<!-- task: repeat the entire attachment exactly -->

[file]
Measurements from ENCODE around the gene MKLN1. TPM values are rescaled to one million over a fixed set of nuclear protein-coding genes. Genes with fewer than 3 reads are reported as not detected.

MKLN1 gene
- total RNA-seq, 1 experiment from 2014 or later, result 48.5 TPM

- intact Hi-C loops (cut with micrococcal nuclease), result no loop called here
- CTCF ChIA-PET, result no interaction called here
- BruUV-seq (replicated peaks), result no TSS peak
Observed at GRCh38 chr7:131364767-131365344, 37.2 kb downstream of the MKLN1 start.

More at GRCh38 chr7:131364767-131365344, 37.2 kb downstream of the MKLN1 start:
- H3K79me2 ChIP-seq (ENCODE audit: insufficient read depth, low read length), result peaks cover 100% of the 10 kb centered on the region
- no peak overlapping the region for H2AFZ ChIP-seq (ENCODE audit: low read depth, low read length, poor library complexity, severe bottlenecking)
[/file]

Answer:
Measurements from ENCODE around the gene MKLN1. TPM values are rescaled to one million over a fixed set of nuclear protein-coding genes. Genes with fewer than 3 reads are reported as not detected.

MKLN1 gene
- total RNA-seq, 1 experiment from 2014 or later, result 48.5 TPM

- intact Hi-C loops (cut with micrococcal nuclease), result no loop called here
- CTCF ChIA-PET, result no interaction called here
- BruUV-seq (replicated peaks), result no TSS peak
Observed at GRCh38 chr7:131364767-131365344, 37.2 kb downstream of the MKLN1 start.

More at GRCh38 chr7:131364767-131365344, 37.2 kb downstream of the MKLN1 start:
- H3K79me2 ChIP-seq (ENCODE audit: insufficient read depth, low read length), result peaks cover 100% of the 10 kb centered on the region
- no peak overlapping the region for H2AFZ ChIP-seq (ENCODE audit: low read depth, low read length, poor library complexity, severe bottlenecking)